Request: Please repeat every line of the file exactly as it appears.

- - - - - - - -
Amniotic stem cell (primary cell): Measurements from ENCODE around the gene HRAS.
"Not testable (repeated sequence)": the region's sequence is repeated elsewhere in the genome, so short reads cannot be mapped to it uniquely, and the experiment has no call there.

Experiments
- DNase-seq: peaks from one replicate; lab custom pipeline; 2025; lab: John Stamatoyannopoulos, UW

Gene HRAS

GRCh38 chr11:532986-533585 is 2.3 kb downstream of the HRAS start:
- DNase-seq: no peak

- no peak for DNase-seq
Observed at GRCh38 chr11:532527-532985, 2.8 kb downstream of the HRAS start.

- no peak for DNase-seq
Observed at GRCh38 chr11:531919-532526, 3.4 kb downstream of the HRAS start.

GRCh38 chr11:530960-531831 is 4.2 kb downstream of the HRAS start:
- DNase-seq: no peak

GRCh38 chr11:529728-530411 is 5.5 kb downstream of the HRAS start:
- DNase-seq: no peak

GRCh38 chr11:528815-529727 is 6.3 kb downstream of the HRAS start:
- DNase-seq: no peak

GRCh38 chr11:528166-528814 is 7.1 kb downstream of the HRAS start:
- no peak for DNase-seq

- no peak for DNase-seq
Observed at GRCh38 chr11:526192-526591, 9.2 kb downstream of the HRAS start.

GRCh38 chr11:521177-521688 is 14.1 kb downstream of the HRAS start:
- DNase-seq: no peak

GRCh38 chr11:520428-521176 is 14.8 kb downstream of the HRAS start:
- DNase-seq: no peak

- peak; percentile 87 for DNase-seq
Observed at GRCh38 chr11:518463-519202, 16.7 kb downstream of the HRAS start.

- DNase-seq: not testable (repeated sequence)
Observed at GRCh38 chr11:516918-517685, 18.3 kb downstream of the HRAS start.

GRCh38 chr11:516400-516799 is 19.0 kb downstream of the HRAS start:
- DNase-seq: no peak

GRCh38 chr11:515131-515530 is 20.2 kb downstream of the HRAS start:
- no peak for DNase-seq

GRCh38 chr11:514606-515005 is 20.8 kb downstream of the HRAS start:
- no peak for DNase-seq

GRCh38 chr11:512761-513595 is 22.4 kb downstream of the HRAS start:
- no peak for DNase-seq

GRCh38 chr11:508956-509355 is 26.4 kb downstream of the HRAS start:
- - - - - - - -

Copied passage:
Amniotic stem cell (primary cell): Measurements from ENCODE around the gene HRAS.
"Not testable (repeated sequence)": the region's sequence is repeated elsewhere in the genome, so short reads cannot be mapped to it uniquely, and the experiment has no call there.

Experiments
- DNase-seq: peaks from one replicate; lab custom pipeline; 2025; lab: John Stamatoyannopoulos, UW

Gene HRAS

GRCh38 chr11:532986-533585 is 2.3 kb downstream of the HRAS start:
- DNase-seq: no peak

- no peak for DNase-seq
Observed at GRCh38 chr11:532527-532985, 2.8 kb downstream of the HRAS start.

- no peak for DNase-seq
Observed at GRCh38 chr11:531919-532526, 3.4 kb downstream of the HRAS start.

GRCh38 chr11:530960-531831 is 4.2 kb downstream of the HRAS start:
- DNase-seq: no peak

GRCh38 chr11:529728-530411 is 5.5 kb downstream of the HRAS start:
- DNase-seq: no peak

GRCh38 chr11:528815-529727 is 6.3 kb downstream of the HRAS start:
- DNase-seq: no peak

GRCh38 chr11:528166-528814 is 7.1 kb downstream of the HRAS start:
- no peak for DNase-seq

- no peak for DNase-seq
Observed at GRCh38 chr11:526192-526591, 9.2 kb downstream of the HRAS start.

GRCh38 chr11:521177-521688 is 14.1 kb downstream of the HRAS start:
- DNase-seq: no peak

GRCh38 chr11:520428-521176 is 14.8 kb downstream of the HRAS start:
- DNase-seq: no peak

- peak; percentile 87 for DNase-seq
Observed at GRCh38 chr11:518463-519202, 16.7 kb downstream of the HRAS start.

- DNase-seq: not testable (repeated sequence)
Observed at GRCh38 chr11:516918-517685, 18.3 kb downstream of the HRAS start.

GRCh38 chr11:516400-516799 is 19.0 kb downstream of the HRAS start:
- DNase-seq: no peak

GRCh38 chr11:515131-515530 is 20.2 kb downstream of the HRAS start:
- no peak for DNase-seq

GRCh38 chr11:514606-515005 is 20.8 kb downstream of the HRAS start:
- no peak for DNase-seq

GRCh38 chr11:512761-513595 is 22.4 kb downstream of the HRAS start:
- no peak for DNase-seq

GRCh38 chr11:508956-509355 is 26.4 kb downstream of the HRAS start: